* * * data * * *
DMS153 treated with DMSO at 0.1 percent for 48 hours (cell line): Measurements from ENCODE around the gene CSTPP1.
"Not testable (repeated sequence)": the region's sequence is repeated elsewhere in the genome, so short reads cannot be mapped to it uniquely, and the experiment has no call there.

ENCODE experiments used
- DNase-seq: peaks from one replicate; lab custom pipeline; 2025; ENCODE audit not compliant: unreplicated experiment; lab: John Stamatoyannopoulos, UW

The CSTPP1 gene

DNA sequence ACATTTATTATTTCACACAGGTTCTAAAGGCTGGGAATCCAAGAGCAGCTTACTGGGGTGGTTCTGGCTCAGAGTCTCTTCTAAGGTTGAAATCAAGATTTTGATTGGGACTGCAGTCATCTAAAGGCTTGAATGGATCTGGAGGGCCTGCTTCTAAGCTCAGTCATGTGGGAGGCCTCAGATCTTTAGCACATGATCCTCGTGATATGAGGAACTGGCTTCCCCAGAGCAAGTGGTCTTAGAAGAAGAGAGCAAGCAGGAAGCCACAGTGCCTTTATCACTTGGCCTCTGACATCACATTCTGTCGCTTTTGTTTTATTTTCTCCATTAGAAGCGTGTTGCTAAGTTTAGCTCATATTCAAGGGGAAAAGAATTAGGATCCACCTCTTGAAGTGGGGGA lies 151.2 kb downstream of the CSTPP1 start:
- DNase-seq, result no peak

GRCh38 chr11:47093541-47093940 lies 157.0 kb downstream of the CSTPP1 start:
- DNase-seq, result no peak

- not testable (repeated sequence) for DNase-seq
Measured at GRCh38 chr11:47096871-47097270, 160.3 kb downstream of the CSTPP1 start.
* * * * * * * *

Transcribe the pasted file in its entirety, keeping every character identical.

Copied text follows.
DMS153 treated with DMSO at 0.1 percent for 48 hours (cell line): Measurements from ENCODE around the gene CSTPP1.
"Not testable (repeated sequence)": the region's sequence is repeated elsewhere in the genome, so short reads cannot be mapped to it uniquely, and the experiment has no call there.

ENCODE experiments used
- DNase-seq: peaks from one replicate; lab custom pipeline; 2025; ENCODE audit not compliant: unreplicated experiment; lab: John Stamatoyannopoulos, UW

The CSTPP1 gene

DNA sequence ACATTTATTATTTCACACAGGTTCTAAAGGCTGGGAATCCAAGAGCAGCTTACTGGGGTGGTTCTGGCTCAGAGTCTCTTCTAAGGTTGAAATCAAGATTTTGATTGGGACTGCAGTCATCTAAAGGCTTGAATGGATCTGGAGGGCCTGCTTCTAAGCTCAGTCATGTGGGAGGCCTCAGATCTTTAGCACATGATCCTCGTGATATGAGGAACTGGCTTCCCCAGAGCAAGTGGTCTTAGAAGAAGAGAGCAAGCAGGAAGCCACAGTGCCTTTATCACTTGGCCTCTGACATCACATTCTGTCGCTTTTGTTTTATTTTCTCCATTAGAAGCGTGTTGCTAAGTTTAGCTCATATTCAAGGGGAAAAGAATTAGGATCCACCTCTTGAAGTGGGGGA lies 151.2 kb downstream of the CSTPP1 start:
- DNase-seq, result no peak

GRCh38 chr11:47093541-47093940 lies 157.0 kb downstream of the CSTPP1 start:
- DNase-seq, result no peak

- not testable (repeated sequence) for DNase-seq
Measured at GRCh38 chr11:47096871-47097270, 160.3 kb downstream of the CSTPP1 start.